One day, two aspects

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From the Rebbe’s explanation:

– What is the key difference between the weekly cycle and the monthly cycle in the Jewish calendar? The weekly cycle reflects a Divine pattern of revelation, paralleling the first seven days of Creation. It’s determined by the sun’s movement and not dependent on man’s activity at all. The holiness of Shabbat was established by G‑d during the first seven days of Creation and it’s above all connection to human actions. From the seventh day of creation onward, every Shabbat has been an experience of holiness by the Divine decree.

In contrast, the monthly cycle is established by the Jewish. It’s dependent on man! In fact, the very first mitzvah commanded to the Jewish people was to sanctify the new months and set the calendar.

This is reflected in the blessing recited on holidays, “…who sanctifies Israel and festive seasons.” Israel is mentioned first, for the sanctity of the festivals is dependent on the Jewish court. This points to the spiritual task given to the Jewish people, to draw down holiness which transcends the creation within our world…

These two levels relate to the numbers seven and ten. Seven relates to the holiness of the natural order, i.e., the Divine life-force invested in creation. Ten, in contrast, relates to a level which transcends creation and is introduced by man.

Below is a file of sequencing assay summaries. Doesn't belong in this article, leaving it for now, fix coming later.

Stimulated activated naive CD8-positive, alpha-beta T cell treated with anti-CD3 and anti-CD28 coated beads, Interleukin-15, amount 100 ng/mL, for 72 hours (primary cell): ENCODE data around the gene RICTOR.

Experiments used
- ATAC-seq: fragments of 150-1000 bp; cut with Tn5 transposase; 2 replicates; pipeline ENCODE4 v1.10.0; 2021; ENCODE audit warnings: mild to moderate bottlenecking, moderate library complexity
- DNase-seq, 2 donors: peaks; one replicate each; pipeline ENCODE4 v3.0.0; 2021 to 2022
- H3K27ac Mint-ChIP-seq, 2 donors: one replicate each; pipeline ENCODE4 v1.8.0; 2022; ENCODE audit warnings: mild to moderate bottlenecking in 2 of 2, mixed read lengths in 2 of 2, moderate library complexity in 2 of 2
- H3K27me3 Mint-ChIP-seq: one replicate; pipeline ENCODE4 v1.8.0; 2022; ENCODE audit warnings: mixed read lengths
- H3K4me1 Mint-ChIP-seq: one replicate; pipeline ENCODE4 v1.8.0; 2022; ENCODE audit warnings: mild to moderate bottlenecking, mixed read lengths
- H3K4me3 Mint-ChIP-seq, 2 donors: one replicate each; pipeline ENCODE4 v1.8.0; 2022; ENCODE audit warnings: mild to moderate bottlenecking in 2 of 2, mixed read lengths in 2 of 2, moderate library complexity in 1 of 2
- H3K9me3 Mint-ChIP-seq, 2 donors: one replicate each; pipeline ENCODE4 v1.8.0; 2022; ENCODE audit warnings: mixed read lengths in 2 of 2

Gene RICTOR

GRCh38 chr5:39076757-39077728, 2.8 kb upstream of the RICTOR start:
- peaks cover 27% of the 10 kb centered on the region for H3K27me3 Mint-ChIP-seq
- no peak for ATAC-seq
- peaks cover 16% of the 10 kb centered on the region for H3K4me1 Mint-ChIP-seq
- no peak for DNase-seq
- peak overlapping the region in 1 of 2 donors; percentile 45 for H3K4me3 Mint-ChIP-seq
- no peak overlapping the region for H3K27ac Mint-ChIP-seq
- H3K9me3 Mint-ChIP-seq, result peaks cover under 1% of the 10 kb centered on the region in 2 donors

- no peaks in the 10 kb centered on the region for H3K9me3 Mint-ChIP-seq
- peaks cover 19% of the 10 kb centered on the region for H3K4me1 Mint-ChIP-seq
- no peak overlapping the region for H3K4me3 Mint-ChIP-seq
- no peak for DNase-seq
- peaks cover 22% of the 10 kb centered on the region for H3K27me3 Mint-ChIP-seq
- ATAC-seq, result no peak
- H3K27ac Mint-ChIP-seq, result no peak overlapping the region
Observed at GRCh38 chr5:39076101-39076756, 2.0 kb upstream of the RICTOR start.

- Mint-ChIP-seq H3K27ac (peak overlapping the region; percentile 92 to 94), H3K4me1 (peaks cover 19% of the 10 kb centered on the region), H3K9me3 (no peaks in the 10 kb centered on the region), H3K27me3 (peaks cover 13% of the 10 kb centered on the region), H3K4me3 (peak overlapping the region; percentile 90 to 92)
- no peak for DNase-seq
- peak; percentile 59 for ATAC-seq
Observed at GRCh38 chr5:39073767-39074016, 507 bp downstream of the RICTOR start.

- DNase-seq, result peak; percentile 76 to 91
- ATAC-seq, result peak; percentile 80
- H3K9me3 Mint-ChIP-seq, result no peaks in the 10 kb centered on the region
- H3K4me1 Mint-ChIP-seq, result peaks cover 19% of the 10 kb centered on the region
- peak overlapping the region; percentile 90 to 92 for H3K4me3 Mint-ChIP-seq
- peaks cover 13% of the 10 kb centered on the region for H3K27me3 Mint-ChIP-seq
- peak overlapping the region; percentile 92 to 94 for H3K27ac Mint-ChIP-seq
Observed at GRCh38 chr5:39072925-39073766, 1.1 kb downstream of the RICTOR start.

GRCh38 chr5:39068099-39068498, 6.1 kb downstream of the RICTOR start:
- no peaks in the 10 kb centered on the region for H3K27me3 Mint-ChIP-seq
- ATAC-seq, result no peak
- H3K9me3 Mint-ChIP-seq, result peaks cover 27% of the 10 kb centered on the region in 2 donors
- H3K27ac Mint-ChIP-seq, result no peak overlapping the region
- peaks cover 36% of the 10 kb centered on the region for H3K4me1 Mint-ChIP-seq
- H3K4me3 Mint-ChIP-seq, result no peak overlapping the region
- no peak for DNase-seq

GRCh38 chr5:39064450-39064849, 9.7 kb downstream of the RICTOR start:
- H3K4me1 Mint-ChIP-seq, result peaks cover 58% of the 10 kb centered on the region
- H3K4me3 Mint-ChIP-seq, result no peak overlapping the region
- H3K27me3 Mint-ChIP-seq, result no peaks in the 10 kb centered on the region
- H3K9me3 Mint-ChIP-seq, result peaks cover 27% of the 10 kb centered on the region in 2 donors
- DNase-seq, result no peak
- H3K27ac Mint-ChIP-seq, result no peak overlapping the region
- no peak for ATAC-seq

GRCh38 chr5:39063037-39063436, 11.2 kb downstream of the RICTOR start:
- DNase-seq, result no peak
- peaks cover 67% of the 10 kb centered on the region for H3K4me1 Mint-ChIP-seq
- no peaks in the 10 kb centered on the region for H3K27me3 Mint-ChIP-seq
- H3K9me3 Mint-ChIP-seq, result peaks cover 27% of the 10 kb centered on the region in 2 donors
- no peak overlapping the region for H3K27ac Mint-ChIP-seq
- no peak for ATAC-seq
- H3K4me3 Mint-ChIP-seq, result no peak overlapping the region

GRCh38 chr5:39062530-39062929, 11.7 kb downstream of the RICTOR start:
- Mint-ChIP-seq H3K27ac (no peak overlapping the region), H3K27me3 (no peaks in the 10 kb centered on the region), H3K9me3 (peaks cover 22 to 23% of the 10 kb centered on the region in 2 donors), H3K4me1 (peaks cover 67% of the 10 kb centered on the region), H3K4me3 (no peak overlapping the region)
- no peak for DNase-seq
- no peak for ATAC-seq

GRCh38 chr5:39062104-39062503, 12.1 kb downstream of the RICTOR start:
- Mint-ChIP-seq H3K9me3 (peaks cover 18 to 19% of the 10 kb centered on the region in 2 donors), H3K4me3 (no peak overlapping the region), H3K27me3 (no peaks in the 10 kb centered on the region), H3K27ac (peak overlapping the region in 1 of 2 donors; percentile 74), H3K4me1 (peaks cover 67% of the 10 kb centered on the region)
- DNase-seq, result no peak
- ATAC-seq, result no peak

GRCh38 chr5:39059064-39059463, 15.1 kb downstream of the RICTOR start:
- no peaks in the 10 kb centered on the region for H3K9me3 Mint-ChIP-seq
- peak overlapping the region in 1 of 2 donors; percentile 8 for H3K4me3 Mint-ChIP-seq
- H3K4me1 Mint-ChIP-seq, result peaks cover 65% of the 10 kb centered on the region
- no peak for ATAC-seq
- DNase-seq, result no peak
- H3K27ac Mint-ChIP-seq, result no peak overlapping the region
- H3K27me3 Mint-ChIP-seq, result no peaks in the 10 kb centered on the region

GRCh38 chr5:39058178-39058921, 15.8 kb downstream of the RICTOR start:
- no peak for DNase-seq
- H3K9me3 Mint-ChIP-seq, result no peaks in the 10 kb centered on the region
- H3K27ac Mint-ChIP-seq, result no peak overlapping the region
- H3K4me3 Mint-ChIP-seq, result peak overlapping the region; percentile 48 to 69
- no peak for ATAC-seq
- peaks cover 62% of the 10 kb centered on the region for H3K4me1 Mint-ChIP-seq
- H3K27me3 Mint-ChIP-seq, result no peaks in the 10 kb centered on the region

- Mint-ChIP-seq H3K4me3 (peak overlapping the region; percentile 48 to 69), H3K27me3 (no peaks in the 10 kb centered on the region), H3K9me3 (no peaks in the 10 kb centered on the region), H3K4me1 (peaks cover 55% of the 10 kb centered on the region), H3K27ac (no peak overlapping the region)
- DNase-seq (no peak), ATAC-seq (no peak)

To explain the concept in Kabbalistic terminology. Seven reflects the seven middos, the Divine energies which are paralleled by our emotional qualities. These were the forces which brought the world into being; each day of creation giving expression to a different one of these middos (the first day of creation reflected the quality of Chessed, “kindness,” the second day, the quality of Gevurah, “might,” until the seventh day which reflected the quality of Malchus, “sovereignty”).


Ten, in contrast, also includes the three qualities described as mochin, which are paralleled by our intellectual faculties. These qualities transcend the present level of the world. The intent, however, is for man to introduce these intellectual qualities into the world, and thus to elevate the world to a higher plane.

See more in the Rebbe’s talk on Shabbat Parshat Chukat, 10th Day of Tammuz, 5751 (1991).

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